Joseph Masheck

  • Natavar Bhavsar

    Natavar Bhavsar, at MaxHutchinson’s, works with spotted turfs of some dominant but varying color surrounded at the edges by conglomerations of juxtaposed and clashing hues. These pigment-flecked canvases suggest neo-Impressionism more by their palpable dryness of finish and by their use of the complementary border idea than by the simple fact of their tiny dotlike facture. When we notice the orange field of R-DHYA checked by patches mainly of a brilliant blue, the principle of complementary colors makes the analogy inescapable.

    Bhavsar, however, is quite unlike the neo-Impressionists in his aims

  • Bonnard Drawings

    THERE IS NO REASON WHY we should expect Bonnard to have been an accomplished draftsman, and as a rule he wasn’t. Bonnard’s cornucopias gift was color. In his line drawings there is sometimes an embarrassed nakedness in the forms and compositions. For Bonnard, as for many great colorists, drawing was extracurricular and extramural.1

    114 of the master’s drawings were recently shown at the Finch College Museum of Art, under the aegis of the American Federation of Arts. The collection, assembled by Mrs. Kyra Gerard and Mr. Alfred Ayrton, covers a large and unfamiliar part of the painter’s work from

  • Arthur B. Davies

    A large number of graphics by Arthur B. Davies appeared at the Hirschl and Adler Galleries during late September and early October, together with a few of his paintings and miniature bronze sculptures. Davies is familiar as a painter and, for having been a chief organizer of the Armory Show, as a hero of the modern movement in America. When we are perfectly honest about Davies I think we would agree that his painting was uneven, and that to some extent our advocacy of it is a dialectical compensation for European ignorance of the native American modernist tradition. But ever since I first came

  • Carl Holty

    Carl Holty, born in 1900, has seen a lot of art come and go. A German-American who grew up in Wisconsin, learned academic painting in the Middle West, studied under Hans Hofmann at Munich in 1926, joined Abstraction-Création in 1932, and became the second chairman of the American Abstract Artists, Holty is in himself a formidable phenomenon. Forty-one of his works, from 1925 to 1971, were on view at the Graduate Center of the City University of New York through most of October.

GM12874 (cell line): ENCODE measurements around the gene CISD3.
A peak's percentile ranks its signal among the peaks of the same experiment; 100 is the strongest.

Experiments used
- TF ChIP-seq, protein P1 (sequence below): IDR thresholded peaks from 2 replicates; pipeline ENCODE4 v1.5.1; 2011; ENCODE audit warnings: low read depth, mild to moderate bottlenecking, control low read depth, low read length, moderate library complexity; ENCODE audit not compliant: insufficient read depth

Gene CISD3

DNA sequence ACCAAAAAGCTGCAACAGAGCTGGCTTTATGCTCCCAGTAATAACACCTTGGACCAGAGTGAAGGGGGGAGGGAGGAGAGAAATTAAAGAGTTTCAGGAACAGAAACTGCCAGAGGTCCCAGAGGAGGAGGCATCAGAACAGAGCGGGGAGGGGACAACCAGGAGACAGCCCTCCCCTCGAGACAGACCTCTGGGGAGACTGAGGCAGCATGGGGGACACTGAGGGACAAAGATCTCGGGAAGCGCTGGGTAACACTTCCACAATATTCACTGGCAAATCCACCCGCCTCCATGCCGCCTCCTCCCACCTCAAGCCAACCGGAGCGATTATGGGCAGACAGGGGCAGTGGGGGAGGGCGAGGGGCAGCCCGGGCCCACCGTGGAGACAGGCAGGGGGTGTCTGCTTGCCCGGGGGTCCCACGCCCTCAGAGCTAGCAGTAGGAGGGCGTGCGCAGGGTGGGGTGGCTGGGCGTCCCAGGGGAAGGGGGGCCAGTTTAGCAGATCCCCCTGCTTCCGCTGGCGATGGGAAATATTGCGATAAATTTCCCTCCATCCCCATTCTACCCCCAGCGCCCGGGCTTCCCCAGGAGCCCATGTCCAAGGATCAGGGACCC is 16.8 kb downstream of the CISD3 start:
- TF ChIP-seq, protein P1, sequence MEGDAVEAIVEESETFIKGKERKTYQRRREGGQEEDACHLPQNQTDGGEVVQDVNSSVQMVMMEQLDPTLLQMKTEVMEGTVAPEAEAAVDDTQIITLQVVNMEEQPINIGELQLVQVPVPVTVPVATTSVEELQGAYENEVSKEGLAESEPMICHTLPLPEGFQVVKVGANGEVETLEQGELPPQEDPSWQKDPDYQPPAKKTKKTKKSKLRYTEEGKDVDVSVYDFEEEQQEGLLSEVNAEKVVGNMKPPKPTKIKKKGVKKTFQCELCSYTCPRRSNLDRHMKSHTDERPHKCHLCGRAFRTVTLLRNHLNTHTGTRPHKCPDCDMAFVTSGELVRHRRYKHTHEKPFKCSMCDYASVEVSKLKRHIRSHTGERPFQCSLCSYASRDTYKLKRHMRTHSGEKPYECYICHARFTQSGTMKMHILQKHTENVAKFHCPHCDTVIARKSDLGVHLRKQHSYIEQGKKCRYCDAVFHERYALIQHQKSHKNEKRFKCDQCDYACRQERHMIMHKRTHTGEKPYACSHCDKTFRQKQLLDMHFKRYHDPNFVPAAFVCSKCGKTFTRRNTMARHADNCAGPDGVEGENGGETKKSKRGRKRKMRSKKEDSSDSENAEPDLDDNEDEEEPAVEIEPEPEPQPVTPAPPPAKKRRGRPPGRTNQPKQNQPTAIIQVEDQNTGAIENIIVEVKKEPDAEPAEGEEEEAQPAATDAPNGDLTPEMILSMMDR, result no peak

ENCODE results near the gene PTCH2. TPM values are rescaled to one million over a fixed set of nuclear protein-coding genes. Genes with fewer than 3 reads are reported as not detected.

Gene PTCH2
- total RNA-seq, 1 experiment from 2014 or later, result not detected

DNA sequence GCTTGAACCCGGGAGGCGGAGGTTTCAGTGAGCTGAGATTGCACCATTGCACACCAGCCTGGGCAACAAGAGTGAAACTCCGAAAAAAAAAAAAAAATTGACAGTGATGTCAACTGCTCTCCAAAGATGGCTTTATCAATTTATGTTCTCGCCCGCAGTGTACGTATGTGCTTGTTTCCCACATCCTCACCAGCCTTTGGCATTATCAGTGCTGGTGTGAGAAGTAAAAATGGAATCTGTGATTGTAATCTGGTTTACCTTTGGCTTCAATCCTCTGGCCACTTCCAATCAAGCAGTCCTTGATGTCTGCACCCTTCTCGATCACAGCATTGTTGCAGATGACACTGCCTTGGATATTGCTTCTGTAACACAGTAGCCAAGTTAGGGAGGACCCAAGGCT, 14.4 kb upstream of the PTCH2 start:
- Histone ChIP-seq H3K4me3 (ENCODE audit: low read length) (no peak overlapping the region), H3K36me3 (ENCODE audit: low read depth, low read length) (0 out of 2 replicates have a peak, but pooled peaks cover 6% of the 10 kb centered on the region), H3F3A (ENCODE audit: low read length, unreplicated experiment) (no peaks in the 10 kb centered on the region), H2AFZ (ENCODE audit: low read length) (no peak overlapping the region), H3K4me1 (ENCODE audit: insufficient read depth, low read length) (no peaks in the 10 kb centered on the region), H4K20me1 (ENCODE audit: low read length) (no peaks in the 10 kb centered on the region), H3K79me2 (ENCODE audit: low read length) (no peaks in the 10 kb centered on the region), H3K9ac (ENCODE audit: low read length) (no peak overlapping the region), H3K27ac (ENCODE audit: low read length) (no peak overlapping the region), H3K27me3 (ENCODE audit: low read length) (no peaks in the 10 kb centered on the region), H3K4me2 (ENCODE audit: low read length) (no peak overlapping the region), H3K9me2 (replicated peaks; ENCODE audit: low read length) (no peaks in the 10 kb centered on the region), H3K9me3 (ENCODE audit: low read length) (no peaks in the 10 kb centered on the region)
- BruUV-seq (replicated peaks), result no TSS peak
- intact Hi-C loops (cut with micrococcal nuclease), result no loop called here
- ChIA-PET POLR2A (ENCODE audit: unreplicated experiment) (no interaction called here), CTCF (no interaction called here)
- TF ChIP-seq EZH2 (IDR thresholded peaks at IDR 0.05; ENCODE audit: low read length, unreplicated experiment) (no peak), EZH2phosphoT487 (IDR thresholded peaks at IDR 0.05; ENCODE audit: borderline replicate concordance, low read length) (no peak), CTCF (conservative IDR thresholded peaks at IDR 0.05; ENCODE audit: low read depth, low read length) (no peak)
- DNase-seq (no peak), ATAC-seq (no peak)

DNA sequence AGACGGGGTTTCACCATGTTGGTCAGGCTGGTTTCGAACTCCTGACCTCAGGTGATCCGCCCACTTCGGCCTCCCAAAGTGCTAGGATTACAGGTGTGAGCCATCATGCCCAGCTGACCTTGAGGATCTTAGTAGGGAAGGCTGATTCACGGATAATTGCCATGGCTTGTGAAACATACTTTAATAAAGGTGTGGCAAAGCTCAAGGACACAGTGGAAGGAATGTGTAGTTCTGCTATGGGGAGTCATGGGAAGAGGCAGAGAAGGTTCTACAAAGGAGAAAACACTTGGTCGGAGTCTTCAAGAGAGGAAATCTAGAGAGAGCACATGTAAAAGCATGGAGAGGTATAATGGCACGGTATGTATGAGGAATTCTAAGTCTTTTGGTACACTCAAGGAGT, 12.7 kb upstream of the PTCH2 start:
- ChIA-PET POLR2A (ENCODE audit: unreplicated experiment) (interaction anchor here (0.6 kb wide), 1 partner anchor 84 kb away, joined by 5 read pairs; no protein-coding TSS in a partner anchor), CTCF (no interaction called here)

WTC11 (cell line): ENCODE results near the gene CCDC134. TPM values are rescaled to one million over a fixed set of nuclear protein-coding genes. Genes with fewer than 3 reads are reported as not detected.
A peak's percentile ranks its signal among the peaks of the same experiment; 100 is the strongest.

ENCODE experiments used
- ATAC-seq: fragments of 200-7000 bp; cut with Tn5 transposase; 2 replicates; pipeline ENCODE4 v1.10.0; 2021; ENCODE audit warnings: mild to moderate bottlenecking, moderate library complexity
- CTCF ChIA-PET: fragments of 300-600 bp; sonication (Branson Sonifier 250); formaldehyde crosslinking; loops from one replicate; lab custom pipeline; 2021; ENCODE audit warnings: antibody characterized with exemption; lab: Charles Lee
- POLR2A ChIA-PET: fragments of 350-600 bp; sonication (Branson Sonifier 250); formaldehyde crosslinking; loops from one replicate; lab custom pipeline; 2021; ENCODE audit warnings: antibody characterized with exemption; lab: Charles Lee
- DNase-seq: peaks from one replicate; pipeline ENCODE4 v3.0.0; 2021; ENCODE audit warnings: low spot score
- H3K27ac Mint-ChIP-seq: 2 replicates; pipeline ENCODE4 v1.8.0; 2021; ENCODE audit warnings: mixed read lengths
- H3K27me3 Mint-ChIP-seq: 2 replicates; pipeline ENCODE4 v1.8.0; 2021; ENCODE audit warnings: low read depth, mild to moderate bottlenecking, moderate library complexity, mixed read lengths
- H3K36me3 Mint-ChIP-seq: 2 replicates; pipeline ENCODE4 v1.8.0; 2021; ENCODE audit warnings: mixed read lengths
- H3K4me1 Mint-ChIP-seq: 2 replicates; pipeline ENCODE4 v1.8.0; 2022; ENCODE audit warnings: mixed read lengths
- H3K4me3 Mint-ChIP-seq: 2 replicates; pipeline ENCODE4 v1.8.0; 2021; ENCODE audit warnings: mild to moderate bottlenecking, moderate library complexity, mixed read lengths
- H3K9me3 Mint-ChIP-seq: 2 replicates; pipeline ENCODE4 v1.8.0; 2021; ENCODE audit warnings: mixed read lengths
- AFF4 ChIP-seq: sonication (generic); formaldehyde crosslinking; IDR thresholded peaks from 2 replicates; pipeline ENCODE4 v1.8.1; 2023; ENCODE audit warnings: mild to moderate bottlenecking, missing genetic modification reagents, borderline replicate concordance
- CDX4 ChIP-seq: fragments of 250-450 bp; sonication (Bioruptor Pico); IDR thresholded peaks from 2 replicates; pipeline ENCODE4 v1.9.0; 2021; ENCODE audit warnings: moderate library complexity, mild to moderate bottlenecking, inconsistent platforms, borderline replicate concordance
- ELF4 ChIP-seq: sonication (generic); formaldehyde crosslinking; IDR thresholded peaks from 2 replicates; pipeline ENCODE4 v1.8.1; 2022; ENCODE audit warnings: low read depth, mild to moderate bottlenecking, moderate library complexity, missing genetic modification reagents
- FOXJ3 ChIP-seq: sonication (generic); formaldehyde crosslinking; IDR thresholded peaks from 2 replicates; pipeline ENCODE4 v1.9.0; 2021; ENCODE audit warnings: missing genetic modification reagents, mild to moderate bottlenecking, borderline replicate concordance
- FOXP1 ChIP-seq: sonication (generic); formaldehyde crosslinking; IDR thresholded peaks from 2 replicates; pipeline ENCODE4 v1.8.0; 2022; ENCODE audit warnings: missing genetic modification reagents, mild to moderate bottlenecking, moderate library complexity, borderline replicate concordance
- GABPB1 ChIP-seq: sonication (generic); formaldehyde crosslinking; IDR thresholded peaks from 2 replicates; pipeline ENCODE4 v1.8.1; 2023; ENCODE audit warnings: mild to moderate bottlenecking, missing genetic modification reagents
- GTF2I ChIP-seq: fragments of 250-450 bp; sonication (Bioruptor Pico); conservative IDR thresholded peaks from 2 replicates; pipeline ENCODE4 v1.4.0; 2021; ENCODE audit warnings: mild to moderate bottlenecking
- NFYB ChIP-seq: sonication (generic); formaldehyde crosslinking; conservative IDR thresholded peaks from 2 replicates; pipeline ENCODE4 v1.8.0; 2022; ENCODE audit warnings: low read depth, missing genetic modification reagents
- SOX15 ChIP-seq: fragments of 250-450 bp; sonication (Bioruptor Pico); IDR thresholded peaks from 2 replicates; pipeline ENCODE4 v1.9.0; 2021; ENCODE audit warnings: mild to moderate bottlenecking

The case for Holty is in a way the opposite of that for Arthur B. Davies. Holty is not overwhelming in his art, but

  • Jack B. Yeats

    Jack B. Yeats was an uneven but remarkably good Expressionist painter. Roughly on a par with—but sometimes better than—Soutine, he occasionally equalled Kokoschka, except that his sensations were commoner and less articulate. It is difficult to assess Yeats fairly because he has been made a cult figure in a homey Irish chauvinism that doesn’t do him justice at home and vulgarizes his reputation overseas. In fact, many Irish devotees of Yeats’ painting ignorantly and anxiously deny any relations between his work and Expressionism in the rest of Europe, even when such parallels could add

  • Gianni Pattena

    Gianni Pettena is an Italian artist whose work has features in common with both earth works and Conceptual art, though he stands significantly apart from their tendencies to suspend value and meaning. Pettena is a trained architect and has taught in schools of architecture, but what he himself makes is only “architecture” of a cleverly nefarious sort. In the last few years artists have tried innumerable ways of dealing with (or overlooking) a world that grows increasingly piggish. Pettena’s response is one of the subtlest I have yet encountered. In his work, political considerations are not